By reducing extraneous cognitive load, learners will also retain knowledge better. Learners can only retain 7(+/-2) pieces of information in their limited working memory (Miller, 1956). E-learning also requires sustained periods of attention from learners, but attentional resources are likely to be depleted more rapidly because of the cognitive tax that comes along with actively encoding and conceptualizing new information (Federman, 2019).

References:

  • Agarwal, R. & Karahanna, E. (2000). Time flies when you’re having fun: Cognitive absorption and beliefs about information technology usage. MIS Quarterly, 24(4), 665-694.
  • Bessière, K., Ceaparu, I., Lazar, J., Robinson, J., & Shneiderman, B. (2003). Social and psychological influences on computer user frustration. In E. Bucy & J. Newhagen (Eds.), Media Access: Social and Psychological Dimensions of New Technology Use (pp. 169-192). Mahwah, NJ: Lawrence Erlbaum Associates.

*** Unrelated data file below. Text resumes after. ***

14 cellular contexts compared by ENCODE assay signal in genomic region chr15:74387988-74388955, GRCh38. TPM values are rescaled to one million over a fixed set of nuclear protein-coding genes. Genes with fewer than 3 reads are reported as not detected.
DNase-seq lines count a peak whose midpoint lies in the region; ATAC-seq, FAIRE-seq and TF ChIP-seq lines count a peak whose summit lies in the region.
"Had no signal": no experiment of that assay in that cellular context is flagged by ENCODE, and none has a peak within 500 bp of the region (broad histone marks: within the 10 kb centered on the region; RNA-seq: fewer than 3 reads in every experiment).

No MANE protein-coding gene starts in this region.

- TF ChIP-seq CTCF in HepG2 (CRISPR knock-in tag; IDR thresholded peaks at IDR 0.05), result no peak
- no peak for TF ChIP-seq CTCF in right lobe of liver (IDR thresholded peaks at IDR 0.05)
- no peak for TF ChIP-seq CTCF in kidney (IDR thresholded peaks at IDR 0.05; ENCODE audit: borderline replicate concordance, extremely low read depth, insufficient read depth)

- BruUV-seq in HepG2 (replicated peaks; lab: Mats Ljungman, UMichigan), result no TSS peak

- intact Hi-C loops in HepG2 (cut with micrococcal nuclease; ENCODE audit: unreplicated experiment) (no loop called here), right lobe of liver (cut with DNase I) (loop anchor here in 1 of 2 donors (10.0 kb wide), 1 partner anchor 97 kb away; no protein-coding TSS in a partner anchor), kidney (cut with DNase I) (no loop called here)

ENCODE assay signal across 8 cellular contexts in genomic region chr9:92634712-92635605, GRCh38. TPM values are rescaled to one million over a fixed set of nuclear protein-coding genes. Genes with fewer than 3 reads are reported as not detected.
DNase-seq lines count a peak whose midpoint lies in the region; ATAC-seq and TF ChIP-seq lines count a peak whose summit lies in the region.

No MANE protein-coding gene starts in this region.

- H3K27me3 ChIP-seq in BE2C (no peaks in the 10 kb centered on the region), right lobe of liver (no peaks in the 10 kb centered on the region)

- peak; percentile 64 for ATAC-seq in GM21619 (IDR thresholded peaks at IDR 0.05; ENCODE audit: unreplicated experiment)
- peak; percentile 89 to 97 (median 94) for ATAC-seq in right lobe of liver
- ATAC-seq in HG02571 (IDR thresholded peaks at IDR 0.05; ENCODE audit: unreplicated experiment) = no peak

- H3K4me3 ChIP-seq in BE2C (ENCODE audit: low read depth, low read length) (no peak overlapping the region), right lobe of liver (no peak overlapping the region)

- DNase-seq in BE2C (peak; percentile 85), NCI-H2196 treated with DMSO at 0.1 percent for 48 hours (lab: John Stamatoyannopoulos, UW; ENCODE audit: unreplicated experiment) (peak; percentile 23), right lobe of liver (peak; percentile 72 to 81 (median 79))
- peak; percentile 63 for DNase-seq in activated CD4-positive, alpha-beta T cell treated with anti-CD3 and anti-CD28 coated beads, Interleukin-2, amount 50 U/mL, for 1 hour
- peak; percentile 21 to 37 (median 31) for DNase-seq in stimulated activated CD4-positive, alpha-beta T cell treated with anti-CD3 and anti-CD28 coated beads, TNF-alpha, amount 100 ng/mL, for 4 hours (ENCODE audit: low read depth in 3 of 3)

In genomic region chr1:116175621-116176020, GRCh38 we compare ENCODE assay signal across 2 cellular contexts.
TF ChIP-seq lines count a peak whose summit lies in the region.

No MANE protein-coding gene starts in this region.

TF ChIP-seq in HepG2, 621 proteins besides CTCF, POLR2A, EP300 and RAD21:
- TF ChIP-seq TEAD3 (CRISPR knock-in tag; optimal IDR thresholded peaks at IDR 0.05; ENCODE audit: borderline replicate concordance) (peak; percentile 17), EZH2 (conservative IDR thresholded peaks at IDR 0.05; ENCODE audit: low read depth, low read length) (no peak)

• Chen, H., Wigand, R. T., & Nilan, M. S. (2000). Exploring web users’ optimal flow experiences. Information Technology & People, 3(4), 263–281.
  • Csíkszentmihályi, M. (2008). Flow: The psychology of optimal experience. New York, NY: Harper Perennial.
  • Edwards, D. & Hardman, L. (1989). Lost in hyperspace: Cognitive mapping navigation in a hypertext environment. In R. McAleese (Ed.), Hypertext: Theory into Practice (pp. 90-105). Norwood, NJ: Ablex Publishing.